2. Gain trust via (financial) transparency
Ronald: “Being (financially) transparent as a charity is very important to gain the trust of your donors. Raising funds on a project basis creates the opportunity to communicate about the results of a single project. For charities, this is often easier than measuring and showing the effect of the overall work of the organization.”
Vera: “It’s pretty simple, actually. More and more often, donors want to know where their money is spent on by a charity. They want to be assured that this money is put to good use. Lots of crowdfunding platforms show financial results of single fundraising projects on a daily basis, as well as the number of days that are left to raise the money, and the total amount needed per project. How transparent can you get?”
3. Connect donors to beneficiaries
Ronald: “People give to people. Not to mission statements, or to well written fundraising strategies. But not ‘just’ people; they like to support people with dreams or ambitious goals. Charity crowdfunding platforms provide the chance for donors to get in contact with project leaders and their dreams and to support the people with similar dreams.”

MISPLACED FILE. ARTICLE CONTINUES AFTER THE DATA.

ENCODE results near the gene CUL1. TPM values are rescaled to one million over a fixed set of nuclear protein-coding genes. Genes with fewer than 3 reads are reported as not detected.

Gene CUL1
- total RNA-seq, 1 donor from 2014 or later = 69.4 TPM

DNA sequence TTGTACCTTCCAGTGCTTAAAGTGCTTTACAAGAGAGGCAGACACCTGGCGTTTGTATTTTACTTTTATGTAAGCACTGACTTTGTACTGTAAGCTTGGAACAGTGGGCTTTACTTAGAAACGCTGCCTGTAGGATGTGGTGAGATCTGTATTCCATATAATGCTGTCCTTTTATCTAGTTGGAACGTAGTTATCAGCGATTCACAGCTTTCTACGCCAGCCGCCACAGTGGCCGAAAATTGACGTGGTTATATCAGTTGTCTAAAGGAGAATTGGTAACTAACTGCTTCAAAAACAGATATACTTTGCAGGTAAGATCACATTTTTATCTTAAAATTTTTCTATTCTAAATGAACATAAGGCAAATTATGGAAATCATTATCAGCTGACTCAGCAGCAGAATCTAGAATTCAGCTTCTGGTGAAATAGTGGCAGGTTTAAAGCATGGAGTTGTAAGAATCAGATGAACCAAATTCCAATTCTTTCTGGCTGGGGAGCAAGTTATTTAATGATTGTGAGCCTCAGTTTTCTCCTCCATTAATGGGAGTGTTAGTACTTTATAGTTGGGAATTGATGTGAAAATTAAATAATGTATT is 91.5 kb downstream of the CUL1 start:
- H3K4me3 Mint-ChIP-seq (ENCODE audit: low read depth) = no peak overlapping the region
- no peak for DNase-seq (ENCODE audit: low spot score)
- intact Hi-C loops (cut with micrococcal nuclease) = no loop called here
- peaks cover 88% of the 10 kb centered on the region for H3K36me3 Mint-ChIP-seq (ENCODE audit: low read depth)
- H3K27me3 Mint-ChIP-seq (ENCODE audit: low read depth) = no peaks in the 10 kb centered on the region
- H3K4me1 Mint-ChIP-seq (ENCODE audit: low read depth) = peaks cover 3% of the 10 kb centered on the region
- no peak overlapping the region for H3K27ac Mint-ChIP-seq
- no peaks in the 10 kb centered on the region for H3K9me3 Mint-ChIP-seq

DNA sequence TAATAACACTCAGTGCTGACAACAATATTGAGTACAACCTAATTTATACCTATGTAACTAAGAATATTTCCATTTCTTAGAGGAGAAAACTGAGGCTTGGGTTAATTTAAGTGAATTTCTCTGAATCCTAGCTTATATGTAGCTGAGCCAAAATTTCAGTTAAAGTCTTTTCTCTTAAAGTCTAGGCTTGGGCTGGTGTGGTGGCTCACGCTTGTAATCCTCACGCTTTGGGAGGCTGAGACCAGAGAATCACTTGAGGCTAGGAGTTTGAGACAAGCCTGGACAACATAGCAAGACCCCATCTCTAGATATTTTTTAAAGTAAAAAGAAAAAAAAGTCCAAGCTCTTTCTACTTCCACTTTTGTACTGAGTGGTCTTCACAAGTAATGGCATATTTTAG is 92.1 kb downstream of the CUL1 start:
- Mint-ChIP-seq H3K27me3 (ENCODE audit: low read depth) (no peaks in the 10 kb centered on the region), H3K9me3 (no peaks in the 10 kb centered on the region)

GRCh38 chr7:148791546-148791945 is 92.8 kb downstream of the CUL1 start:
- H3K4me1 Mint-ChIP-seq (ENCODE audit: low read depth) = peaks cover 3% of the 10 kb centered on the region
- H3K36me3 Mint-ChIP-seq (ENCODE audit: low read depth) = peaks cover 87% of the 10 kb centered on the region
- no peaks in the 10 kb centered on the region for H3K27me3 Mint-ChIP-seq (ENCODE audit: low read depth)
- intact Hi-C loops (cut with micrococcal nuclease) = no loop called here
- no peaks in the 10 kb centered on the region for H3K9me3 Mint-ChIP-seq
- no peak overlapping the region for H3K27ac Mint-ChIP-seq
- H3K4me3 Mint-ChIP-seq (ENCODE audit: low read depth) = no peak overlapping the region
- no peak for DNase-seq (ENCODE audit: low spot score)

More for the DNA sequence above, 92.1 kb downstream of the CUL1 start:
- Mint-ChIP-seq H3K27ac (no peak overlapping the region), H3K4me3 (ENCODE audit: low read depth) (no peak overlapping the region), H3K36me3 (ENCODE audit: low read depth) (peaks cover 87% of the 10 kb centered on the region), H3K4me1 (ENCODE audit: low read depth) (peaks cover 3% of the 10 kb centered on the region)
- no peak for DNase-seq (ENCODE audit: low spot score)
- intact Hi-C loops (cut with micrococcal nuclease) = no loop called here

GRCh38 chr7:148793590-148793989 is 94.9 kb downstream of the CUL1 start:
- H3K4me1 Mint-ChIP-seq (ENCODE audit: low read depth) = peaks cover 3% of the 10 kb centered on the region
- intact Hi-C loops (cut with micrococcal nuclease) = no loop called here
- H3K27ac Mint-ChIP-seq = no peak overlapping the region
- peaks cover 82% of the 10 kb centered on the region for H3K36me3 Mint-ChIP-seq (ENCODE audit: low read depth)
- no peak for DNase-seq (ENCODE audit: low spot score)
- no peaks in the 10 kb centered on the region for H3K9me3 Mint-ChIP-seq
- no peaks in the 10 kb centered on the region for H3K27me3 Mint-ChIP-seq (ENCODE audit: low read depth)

Vera: “But that’s not all. This online fundraising platform is also a great way to (digitally) introduce your friends to the projects (or: dreams) you have as a donor. Think of all the prospecting chances you have as a charity, when you provide an online platform for these friends to copy your donors’ philanthropic behavior.”
4. Direct support
Ronald: “I often hear charities talk about the struggle they experience with connecting donors on a long term basis. Well, the thing is: I’m afraid this won’t get any easier in the (near) future. To me, charity crowdfunding is the perfect solution for both the charity as the donor. As a charity you have the opportunity to introduce project after project. Which – funny enough – provides a chance to stimulate structural giving, in a sense, after all.”
Vera: “Whether it’s about major giving or regular giving, more and more often I hear donors say that – whenever they’ve decided to donate – they want to see the impact of their gift; the sooner the better. And this is exactly why charity crowdfunding is booming business. To these donors, charity crowdfunding provides a platform of numerous short term, easy to measure, soon to be activated projects. And this is exactly what they need.”